Anyone can have the title of Manager, Director, Principal or Dean. It is an occupation with tasks that need to be accomplished. However, a leader is someone who inspires and motivates people into action. A leader who is reflective in her approach and incorporates the essence of transformational leadership recognizes the importance of relationships between the leader and followers (Castelli, 2016). Relationships are the foundation of leadership and employees admire those leaders who embody honesty and who inspire and motivate action. A digital environment is ever changing and leaders in the 21st Century have the opportunity to build relationships that are steadfast to weather the challenges associated with change management. Employees become followers, when the leader’s actions and behavior are consistently open, honest and transparent.
Leaders that capture my heart and my soul are those that live by the phrase ‘honesty is the best policy’. As Kouzes and Posner (2011) postulated, employees that believe their leader to be honest will stand tall and beside that person when faced with situations of adversity in the workplace. When I understand and witness a leader’s honest interactions, I go the extra mile to do whatever is necessary to meet the goals and objectives set out by that individual. In my experience, when a leader is open, honest and transparent I trust that person. Trust is also a behavior promoted through a safe environment (Castelli, 2016). The leader’s role focuses on communicating with employees to provide non-threatening directions, build relationships among peers and acknowledge that opposing views are valued (Castelli, 2016). I appreciate a leader that encourages me to provide opposing views when agreeing with the majority may not be the correct or most effective solution. Sometimes new ideas and out of the box thinking occurs when any and all ideas are encouraged. I currently report to a leader who committed to building an environment constructed on trust and honesty. The results are amazingly positive. She walks the talk and I trust that she will follow through on her promises. I am not only motivated but also inspired to work with her and for the corporation.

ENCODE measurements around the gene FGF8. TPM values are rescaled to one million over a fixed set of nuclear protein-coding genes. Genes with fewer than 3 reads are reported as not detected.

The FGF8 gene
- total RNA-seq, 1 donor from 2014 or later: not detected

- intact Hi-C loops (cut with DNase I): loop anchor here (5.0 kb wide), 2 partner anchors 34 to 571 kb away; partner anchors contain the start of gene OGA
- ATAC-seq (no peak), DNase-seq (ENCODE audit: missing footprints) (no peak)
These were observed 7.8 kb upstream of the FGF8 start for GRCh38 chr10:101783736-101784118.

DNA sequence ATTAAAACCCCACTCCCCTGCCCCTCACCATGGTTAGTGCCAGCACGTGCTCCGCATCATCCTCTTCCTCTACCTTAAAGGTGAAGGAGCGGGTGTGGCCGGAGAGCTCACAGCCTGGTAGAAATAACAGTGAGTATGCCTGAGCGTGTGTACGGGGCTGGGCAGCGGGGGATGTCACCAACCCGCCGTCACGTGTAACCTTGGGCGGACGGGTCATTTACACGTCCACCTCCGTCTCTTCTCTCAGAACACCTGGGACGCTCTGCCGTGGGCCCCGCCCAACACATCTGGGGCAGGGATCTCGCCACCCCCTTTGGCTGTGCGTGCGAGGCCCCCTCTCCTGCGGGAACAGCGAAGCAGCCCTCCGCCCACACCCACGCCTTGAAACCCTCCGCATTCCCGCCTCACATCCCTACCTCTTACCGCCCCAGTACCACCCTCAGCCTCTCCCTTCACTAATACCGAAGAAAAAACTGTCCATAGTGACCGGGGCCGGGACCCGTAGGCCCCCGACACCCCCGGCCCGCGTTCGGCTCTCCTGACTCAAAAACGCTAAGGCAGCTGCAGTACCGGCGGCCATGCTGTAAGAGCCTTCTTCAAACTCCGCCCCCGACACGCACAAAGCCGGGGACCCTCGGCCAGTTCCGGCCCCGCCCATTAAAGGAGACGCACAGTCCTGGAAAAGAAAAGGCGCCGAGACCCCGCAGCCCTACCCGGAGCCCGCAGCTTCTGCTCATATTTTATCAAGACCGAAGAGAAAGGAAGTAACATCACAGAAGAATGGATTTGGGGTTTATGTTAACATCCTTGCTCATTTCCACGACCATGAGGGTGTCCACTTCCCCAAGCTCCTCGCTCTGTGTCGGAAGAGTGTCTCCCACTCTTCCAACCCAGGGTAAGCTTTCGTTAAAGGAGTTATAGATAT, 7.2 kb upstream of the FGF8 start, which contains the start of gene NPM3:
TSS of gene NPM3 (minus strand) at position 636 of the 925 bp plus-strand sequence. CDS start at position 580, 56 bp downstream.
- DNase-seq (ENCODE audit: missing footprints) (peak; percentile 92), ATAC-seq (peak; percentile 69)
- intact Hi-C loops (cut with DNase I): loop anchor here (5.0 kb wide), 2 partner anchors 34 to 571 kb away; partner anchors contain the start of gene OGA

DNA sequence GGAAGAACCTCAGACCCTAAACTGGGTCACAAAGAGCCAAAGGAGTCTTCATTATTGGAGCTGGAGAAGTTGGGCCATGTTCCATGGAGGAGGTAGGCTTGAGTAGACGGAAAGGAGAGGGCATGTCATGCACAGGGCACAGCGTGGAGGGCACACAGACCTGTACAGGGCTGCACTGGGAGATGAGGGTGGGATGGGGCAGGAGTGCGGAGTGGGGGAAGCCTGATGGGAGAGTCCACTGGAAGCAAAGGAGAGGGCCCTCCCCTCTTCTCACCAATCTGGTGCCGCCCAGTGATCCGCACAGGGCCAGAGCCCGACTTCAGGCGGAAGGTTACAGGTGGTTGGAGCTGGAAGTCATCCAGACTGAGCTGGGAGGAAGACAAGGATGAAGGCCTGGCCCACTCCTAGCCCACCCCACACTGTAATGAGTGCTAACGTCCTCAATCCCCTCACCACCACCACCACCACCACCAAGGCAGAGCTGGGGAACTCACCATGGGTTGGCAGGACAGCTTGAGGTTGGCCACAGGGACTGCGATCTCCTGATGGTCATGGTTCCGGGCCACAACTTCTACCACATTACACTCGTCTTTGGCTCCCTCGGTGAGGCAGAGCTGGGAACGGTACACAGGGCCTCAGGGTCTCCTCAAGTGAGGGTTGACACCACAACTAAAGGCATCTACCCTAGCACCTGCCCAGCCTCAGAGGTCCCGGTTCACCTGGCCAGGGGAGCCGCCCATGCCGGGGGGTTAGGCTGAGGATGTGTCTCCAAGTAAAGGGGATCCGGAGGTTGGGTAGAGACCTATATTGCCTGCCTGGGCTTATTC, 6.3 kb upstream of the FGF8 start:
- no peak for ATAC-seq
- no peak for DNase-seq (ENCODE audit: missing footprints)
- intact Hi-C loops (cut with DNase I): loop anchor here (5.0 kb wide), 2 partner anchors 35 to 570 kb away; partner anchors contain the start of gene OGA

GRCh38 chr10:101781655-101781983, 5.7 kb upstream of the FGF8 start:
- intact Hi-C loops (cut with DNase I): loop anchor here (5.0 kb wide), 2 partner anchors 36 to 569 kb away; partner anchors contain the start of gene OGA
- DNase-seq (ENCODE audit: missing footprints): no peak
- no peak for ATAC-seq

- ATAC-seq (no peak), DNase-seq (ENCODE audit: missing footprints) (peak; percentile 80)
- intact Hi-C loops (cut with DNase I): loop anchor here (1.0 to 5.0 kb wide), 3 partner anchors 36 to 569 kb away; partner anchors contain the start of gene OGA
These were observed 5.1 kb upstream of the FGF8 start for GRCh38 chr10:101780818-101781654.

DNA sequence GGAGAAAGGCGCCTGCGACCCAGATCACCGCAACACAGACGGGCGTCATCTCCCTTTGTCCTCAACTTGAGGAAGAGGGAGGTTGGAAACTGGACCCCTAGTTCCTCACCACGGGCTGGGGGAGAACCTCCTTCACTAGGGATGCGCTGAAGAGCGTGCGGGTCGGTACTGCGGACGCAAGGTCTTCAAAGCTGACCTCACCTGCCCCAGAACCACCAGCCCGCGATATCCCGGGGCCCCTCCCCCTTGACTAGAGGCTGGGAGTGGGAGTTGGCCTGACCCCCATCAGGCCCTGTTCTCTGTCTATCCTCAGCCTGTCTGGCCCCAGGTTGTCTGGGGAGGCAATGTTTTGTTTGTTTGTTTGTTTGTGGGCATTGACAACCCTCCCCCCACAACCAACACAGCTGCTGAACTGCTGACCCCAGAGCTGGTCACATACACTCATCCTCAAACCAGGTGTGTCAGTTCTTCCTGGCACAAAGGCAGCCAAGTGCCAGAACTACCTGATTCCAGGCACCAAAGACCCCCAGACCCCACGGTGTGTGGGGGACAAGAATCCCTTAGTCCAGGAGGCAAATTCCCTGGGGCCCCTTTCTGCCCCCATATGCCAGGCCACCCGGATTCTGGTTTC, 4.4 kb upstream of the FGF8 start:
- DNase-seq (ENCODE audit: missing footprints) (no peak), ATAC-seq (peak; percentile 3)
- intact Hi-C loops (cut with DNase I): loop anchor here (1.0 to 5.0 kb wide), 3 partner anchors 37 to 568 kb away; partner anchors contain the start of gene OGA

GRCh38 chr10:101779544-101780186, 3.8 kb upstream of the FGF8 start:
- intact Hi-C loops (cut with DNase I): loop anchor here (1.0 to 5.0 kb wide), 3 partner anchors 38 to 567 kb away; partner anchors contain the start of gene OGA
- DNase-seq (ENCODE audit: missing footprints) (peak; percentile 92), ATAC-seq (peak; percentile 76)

Leaders who communicate clearly and who build self-esteem in others are in fact inspiring people to be the best they can be each and every day. Kouzes and Posner (2011) stated that leaders who show behaviours linked with enthusiasm, positivity and optimism are admired and respected by their followers. One of my fondest memories of leadership occurred 30 years ago. My manager explained to me that positive people describe their problems as challenges and all challenges have solutions. I have not forgotten those words. She inspired me then and continues to do so now. I followed her until the end, and I never waivered in my beliefs. She helped me see that I was able to achieve anything I wanted to achieve. This was done through her ability to build self-esteem not only in me, but in others as well. Building self esteem is fundamental in influencing a follower’s motivation to perform (Castelli, 2016). She was a coach and a mentor to me and others because she (a) provided positive reinforcement when needed; (b) gave feedback on strengths and areas of growth; (c) recognized successes; and (d) adjusted her leadership strategies depending upon the situation and the individual or team (Castelli, 2016). Over the span of my career, I acknowledge that the most successful leaders (defined as the ones who have followers) spend more than 80% of their time mentoring, coaching, listening, communicating and sharing with their teams. Inspiring and building self-esteem in others is an achievement that takes time, energy, and a passion for what is right in the world and what is right for the individual.
Thirty years ago, I did not understand the difference between a leader and a manager. Today, I as I reflect back on my career, and look toward my future endeavours, I acknowledge who I want to be when I have the opportunity to lead a team to inspire and motivate action in an ever-changing digital environment.
Castelli, P. A. (2016). Reflective leadership review: A framework for improving organisational performance. The Journal of Management Development, 35(2), 217-236. doi:http://dx.doi.org.ezproxy.royalroads.ca/10.1108/JMD-08-2015-0112
Kouzes, J. & Posner, B. (2011). Credibility: How leaders gain and lose it, why people demand it (2nd ed). Retrieved from: https://viewer.books24x7.com/assetviewer.aspx?bookid=43184&chunkid=179682918